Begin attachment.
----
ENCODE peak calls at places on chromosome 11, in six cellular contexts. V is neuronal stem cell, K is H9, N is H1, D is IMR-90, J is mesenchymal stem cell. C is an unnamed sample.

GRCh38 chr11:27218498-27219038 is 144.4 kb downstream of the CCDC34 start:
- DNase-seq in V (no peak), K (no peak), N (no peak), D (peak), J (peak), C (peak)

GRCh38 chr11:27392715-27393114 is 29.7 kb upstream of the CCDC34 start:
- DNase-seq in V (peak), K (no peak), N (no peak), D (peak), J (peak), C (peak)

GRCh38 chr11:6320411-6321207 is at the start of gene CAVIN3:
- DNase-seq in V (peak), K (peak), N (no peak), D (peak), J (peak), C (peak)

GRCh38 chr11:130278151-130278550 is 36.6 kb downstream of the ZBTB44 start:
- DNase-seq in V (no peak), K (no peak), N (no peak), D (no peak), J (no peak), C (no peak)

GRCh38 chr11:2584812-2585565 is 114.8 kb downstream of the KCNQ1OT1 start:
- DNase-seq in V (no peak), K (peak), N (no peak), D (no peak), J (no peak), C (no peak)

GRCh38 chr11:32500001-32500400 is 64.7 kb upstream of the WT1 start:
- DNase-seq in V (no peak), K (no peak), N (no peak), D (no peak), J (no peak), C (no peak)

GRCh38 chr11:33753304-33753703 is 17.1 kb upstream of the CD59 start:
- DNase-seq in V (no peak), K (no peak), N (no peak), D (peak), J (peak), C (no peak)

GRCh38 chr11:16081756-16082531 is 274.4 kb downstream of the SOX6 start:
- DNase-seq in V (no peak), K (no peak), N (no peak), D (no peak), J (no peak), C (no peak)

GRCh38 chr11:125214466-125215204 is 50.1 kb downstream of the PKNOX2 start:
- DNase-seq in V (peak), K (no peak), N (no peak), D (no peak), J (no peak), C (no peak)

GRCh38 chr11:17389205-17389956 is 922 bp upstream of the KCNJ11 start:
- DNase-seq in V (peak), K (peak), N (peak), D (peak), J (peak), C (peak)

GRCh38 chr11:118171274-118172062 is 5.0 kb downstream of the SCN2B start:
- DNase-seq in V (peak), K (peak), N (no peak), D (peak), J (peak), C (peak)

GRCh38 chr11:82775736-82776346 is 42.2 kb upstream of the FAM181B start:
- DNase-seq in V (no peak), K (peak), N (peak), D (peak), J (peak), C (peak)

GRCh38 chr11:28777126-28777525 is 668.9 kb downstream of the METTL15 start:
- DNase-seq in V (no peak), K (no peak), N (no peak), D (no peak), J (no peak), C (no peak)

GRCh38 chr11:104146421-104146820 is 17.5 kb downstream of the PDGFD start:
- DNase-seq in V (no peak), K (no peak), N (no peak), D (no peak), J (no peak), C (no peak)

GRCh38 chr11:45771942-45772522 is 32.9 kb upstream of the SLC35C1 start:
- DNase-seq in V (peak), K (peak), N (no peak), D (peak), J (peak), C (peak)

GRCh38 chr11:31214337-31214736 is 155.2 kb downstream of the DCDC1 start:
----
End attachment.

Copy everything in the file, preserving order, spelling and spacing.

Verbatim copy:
ENCODE peak calls at places on chromosome 11, in six cellular contexts. V is neuronal stem cell, K is H9, N is H1, D is IMR-90, J is mesenchymal stem cell. C is an unnamed sample.

GRCh38 chr11:27218498-27219038 is 144.4 kb downstream of the CCDC34 start:
- DNase-seq in V (no peak), K (no peak), N (no peak), D (peak), J (peak), C (peak)

GRCh38 chr11:27392715-27393114 is 29.7 kb upstream of the CCDC34 start:
- DNase-seq in V (peak), K (no peak), N (no peak), D (peak), J (peak), C (peak)

GRCh38 chr11:6320411-6321207 is at the start of gene CAVIN3:
- DNase-seq in V (peak), K (peak), N (no peak), D (peak), J (peak), C (peak)

GRCh38 chr11:130278151-130278550 is 36.6 kb downstream of the ZBTB44 start:
- DNase-seq in V (no peak), K (no peak), N (no peak), D (no peak), J (no peak), C (no peak)

GRCh38 chr11:2584812-2585565 is 114.8 kb downstream of the KCNQ1OT1 start:
- DNase-seq in V (no peak), K (peak), N (no peak), D (no peak), J (no peak), C (no peak)

GRCh38 chr11:32500001-32500400 is 64.7 kb upstream of the WT1 start:
- DNase-seq in V (no peak), K (no peak), N (no peak), D (no peak), J (no peak), C (no peak)

GRCh38 chr11:33753304-33753703 is 17.1 kb upstream of the CD59 start:
- DNase-seq in V (no peak), K (no peak), N (no peak), D (peak), J (peak), C (no peak)

GRCh38 chr11:16081756-16082531 is 274.4 kb downstream of the SOX6 start:
- DNase-seq in V (no peak), K (no peak), N (no peak), D (no peak), J (no peak), C (no peak)

GRCh38 chr11:125214466-125215204 is 50.1 kb downstream of the PKNOX2 start:
- DNase-seq in V (peak), K (no peak), N (no peak), D (no peak), J (no peak), C (no peak)

GRCh38 chr11:17389205-17389956 is 922 bp upstream of the KCNJ11 start:
- DNase-seq in V (peak), K (peak), N (peak), D (peak), J (peak), C (peak)

GRCh38 chr11:118171274-118172062 is 5.0 kb downstream of the SCN2B start:
- DNase-seq in V (peak), K (peak), N (no peak), D (peak), J (peak), C (peak)

GRCh38 chr11:82775736-82776346 is 42.2 kb upstream of the FAM181B start:
- DNase-seq in V (no peak), K (peak), N (peak), D (peak), J (peak), C (peak)

GRCh38 chr11:28777126-28777525 is 668.9 kb downstream of the METTL15 start:
- DNase-seq in V (no peak), K (no peak), N (no peak), D (no peak), J (no peak), C (no peak)

GRCh38 chr11:104146421-104146820 is 17.5 kb downstream of the PDGFD start:
- DNase-seq in V (no peak), K (no peak), N (no peak), D (no peak), J (no peak), C (no peak)

GRCh38 chr11:45771942-45772522 is 32.9 kb upstream of the SLC35C1 start:
- DNase-seq in V (peak), K (peak), N (no peak), D (peak), J (peak), C (peak)

GRCh38 chr11:31214337-31214736 is 155.2 kb downstream of the DCDC1 start: